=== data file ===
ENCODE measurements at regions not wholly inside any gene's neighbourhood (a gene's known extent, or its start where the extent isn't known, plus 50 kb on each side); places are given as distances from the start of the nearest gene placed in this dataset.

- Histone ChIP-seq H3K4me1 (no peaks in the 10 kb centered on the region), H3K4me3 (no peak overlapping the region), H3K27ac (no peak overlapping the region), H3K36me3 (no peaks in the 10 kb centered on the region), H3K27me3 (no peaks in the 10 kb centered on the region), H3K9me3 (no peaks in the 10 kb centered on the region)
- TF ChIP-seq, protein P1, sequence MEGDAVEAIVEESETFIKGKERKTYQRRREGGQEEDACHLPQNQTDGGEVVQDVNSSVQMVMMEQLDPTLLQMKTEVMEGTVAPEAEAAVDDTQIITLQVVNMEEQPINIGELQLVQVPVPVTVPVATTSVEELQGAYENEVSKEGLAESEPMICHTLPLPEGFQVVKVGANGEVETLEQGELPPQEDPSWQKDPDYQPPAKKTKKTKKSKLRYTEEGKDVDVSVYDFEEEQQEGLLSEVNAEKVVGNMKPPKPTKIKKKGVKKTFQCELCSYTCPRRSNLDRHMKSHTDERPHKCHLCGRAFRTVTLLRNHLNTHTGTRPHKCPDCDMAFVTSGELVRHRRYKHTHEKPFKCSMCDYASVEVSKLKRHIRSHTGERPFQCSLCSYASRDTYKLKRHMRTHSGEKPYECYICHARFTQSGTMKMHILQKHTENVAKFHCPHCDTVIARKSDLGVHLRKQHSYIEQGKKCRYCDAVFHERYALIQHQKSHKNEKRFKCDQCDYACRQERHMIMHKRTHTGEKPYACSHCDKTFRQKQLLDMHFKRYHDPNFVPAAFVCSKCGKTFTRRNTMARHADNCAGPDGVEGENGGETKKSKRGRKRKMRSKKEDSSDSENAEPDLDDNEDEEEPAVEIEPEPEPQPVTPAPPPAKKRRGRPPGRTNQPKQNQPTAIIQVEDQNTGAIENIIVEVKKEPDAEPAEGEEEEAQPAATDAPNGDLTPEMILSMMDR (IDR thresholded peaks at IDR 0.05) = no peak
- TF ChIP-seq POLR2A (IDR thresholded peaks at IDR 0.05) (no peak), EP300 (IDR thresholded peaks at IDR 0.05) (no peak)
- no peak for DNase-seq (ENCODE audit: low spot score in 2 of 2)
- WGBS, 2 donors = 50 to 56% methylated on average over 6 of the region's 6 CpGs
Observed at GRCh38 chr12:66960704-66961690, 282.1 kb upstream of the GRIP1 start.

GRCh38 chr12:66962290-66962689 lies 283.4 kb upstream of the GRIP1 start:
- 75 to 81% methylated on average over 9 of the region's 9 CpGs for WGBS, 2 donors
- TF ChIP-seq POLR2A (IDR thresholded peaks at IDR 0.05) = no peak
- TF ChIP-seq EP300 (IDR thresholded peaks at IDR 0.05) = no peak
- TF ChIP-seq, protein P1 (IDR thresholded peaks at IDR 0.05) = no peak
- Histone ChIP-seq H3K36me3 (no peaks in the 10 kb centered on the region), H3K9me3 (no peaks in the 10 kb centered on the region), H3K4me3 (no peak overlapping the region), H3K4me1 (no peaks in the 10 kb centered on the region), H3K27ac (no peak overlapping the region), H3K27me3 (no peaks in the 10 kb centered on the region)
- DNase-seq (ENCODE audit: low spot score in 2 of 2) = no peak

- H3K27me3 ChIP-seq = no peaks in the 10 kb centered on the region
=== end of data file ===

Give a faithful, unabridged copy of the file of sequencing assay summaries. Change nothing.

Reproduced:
ENCODE measurements at regions not wholly inside any gene's neighbourhood (a gene's known extent, or its start where the extent isn't known, plus 50 kb on each side); places are given as distances from the start of the nearest gene placed in this dataset.

- Histone ChIP-seq H3K4me1 (no peaks in the 10 kb centered on the region), H3K4me3 (no peak overlapping the region), H3K27ac (no peak overlapping the region), H3K36me3 (no peaks in the 10 kb centered on the region), H3K27me3 (no peaks in the 10 kb centered on the region), H3K9me3 (no peaks in the 10 kb centered on the region)
- TF ChIP-seq, protein P1, sequence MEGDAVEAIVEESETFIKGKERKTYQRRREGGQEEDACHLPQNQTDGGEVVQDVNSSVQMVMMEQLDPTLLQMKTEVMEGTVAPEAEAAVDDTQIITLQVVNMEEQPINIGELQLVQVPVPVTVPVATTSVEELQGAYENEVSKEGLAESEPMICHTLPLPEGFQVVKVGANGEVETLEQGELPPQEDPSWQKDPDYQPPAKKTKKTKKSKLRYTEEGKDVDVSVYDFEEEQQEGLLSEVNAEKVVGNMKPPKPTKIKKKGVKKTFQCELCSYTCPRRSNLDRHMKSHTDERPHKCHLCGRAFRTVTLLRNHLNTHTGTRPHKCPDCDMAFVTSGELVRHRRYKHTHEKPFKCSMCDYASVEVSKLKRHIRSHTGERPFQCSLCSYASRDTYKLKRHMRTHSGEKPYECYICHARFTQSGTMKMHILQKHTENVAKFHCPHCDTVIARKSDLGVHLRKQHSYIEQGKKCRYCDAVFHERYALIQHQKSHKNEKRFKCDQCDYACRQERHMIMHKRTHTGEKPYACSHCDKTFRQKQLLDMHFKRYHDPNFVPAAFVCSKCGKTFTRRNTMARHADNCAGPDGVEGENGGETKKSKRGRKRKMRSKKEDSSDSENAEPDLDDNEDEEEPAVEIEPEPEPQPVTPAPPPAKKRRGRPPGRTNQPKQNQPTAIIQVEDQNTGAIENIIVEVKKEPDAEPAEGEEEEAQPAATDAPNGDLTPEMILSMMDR (IDR thresholded peaks at IDR 0.05) = no peak
- TF ChIP-seq POLR2A (IDR thresholded peaks at IDR 0.05) (no peak), EP300 (IDR thresholded peaks at IDR 0.05) (no peak)
- no peak for DNase-seq (ENCODE audit: low spot score in 2 of 2)
- WGBS, 2 donors = 50 to 56% methylated on average over 6 of the region's 6 CpGs
Observed at GRCh38 chr12:66960704-66961690, 282.1 kb upstream of the GRIP1 start.

GRCh38 chr12:66962290-66962689 lies 283.4 kb upstream of the GRIP1 start:
- 75 to 81% methylated on average over 9 of the region's 9 CpGs for WGBS, 2 donors
- TF ChIP-seq POLR2A (IDR thresholded peaks at IDR 0.05) = no peak
- TF ChIP-seq EP300 (IDR thresholded peaks at IDR 0.05) = no peak
- TF ChIP-seq, protein P1 (IDR thresholded peaks at IDR 0.05) = no peak
- Histone ChIP-seq H3K36me3 (no peaks in the 10 kb centered on the region), H3K9me3 (no peaks in the 10 kb centered on the region), H3K4me3 (no peak overlapping the region), H3K4me1 (no peaks in the 10 kb centered on the region), H3K27ac (no peak overlapping the region), H3K27me3 (no peaks in the 10 kb centered on the region)
- DNase-seq (ENCODE audit: low spot score in 2 of 2) = no peak

- H3K27me3 ChIP-seq = no peaks in the 10 kb centered on the region